The foundation’s alumni roster numbered 413 men and women through the spring of 2018. In 1960 Blatt was among a group of prominent Democratic politicians who established the nonprofit organization as a tribute to the memory of Jim Finnegan, a secretary of the commonwealth who died in office at age 52 in 1959, and she served as president of the foundation for many years. The organization continues to provide paid summer internships in state government to encourage college students to consider careers in government.

The program’s namesake was at one time chairman of the Philadelphia City Council and chairman of the Philadelphia Democratic Party. The Philadelphia Inquirer once described Finnegan as “an organization man with principles.” Of Blatt’s relationship with him, the newspaper took note that she admired Finnegan’s “political sagacity” and observed that there was a “close political bond” between the two. In fact, there was more. The night Finnegan died, Blatt sent a telegram to her sister, Mary Clare. “Jim died tonight. Pray for me,” it read. “I think it was an important relationship but not something that was talked about with others,” Kathy Blatt said. “I believe there was a romance. Whether there was an engagement, no one knows.” She said her aunt kept Finnegan’s photo with her in a silver case.

 

Blatt became known for the flamboyant hats she wore to public functions. In 1964, the year she was campaigning for U.S. Senate, she was recognized by the Millinery Institute of America as one of the Best-Hatted Women in America.

Blatt became known for the flamboyant hats she wore to public functions. In 1964, the year she was campaigning for U.S. Senate, she was recognized by the Millinery Institute of America as one of the Best-Hatted Women in America.
Pennsylvania State Archives/MG-283

A hat from the wardrobe of Genevieve Blatt.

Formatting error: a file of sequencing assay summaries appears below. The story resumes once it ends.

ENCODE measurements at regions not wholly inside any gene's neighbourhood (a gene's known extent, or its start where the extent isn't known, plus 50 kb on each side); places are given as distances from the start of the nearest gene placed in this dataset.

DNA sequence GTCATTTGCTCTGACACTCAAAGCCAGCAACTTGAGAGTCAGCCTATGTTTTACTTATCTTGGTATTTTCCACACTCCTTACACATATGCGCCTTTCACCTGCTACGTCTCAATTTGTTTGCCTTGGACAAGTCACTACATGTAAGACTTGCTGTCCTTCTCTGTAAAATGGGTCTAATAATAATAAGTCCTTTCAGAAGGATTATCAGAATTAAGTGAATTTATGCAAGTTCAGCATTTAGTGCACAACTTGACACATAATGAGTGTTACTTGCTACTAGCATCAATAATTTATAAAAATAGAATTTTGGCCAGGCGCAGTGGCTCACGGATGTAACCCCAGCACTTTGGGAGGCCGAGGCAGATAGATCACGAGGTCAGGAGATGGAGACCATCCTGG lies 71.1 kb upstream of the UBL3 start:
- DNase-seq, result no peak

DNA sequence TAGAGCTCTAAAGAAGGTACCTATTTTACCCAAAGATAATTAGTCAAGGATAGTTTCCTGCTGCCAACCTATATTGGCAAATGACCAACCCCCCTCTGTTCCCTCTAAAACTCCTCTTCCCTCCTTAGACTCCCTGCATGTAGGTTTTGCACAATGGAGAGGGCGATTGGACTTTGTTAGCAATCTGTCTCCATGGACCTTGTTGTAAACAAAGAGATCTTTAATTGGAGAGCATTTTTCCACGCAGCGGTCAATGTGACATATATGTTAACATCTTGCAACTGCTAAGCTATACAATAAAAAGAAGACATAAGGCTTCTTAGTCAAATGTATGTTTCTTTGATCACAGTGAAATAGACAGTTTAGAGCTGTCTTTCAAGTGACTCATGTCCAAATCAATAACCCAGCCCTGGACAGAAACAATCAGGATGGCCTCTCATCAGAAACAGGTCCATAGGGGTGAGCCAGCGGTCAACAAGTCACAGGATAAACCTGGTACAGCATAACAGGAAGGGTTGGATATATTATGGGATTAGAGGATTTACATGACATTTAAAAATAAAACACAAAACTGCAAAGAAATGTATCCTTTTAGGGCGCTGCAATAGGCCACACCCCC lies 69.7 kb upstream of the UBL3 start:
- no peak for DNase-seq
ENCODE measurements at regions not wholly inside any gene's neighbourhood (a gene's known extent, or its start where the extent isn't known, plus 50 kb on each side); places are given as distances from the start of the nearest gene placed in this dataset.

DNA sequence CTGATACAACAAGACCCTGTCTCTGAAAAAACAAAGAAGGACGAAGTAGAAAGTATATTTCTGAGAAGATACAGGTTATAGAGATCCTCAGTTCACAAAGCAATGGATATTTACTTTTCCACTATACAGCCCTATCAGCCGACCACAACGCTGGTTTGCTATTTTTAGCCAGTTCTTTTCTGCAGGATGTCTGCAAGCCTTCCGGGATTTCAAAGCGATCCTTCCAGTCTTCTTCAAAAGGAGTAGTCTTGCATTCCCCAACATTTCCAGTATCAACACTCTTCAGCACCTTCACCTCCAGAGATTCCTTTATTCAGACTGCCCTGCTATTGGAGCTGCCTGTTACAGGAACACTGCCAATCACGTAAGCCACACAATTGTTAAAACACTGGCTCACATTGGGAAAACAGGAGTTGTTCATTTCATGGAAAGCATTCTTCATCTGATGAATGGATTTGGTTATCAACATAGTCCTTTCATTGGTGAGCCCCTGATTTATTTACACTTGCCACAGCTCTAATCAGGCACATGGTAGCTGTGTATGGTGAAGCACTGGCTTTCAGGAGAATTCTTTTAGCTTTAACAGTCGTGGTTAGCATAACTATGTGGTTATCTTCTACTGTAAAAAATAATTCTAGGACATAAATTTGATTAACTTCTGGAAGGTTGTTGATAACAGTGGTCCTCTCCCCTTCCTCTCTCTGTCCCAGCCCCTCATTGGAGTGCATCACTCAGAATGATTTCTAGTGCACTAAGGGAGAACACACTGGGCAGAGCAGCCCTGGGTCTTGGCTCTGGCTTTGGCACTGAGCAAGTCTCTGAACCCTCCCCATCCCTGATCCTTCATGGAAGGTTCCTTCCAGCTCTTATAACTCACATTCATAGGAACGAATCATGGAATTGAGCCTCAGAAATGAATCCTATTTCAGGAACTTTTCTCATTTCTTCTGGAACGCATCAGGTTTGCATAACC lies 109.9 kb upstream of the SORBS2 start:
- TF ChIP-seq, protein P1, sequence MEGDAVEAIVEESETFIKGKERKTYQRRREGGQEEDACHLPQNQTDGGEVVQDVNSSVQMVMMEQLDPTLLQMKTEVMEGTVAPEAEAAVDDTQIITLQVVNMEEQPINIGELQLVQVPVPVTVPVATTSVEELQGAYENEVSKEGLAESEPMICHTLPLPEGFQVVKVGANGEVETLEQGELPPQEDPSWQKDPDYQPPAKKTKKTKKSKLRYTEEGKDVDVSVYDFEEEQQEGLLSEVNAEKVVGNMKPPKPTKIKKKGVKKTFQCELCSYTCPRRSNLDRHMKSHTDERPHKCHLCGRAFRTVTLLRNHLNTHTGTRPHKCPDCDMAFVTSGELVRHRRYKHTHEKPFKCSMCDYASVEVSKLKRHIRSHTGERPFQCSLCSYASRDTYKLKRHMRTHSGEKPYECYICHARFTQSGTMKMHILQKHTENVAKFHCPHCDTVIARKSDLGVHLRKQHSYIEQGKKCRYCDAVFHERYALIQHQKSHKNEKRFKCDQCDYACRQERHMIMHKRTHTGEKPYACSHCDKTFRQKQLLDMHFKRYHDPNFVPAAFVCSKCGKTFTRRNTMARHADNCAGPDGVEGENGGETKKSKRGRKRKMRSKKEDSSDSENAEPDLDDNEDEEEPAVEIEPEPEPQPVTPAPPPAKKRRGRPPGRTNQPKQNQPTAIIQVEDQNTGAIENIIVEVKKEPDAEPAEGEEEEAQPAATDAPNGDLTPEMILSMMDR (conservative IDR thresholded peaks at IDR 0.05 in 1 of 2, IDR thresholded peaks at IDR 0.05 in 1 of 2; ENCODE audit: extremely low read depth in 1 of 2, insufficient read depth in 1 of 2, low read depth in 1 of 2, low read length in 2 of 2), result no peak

A hat from the wardrobe of Genevieve Blatt.
The State Museum of Pennsylvania

Debra K. Wallet, now a member of the foundation board and a lawyer in Cumberland County, had a Finnegan internship in 1972 between her junior and senior years at Gettysburg College. She worked in the state Bureau of Labor Relations, which fed her interest in becoming a labor lawyer. After graduating, she attended the Dickinson School of Law, and when she did indeed become a lawyer, Judge Blatt hired her as a law clerk.

Wallet’s voice filled with emotion as she talked about Blatt. “She really did set me on the path to becoming a lawyer. She was a role model, a woman who was successful, and a good person too. She was good to everybody.” Blatt was known for her showy hats and Wallet is proud that she still possesses one that Blatt gave her.

So too, Jeannine Turgeon, another former law clerk, is proud to have a Blatt keepsake, a judicial robe that Blatt once wore in Commonwealth Court. Turgeon now wears that robe on the bench as a common pleas judge in Dauphin County. Turgeon has kept a running list of Blatt’s law clerks. By her count, there were 28 in all.

Turgeon’s relationship with Blatt began when, as a teenager, she persuaded Blatt to give a speech to her high school Democratic club in suburban Harrisburg and then got her to come speak again when Turgeon was in law school at Pitt. “Don’t forget to send me your resume when you graduate,” Blatt advised, and meant it. Blatt also offered advice when Turgeon was thinking about running for judge, and it was Blatt who administered the oath of office after Turgeon won her race. “She was a lovely, humble, accomplished human being,” Turgeon said. “She had a passion for making the world a better place.”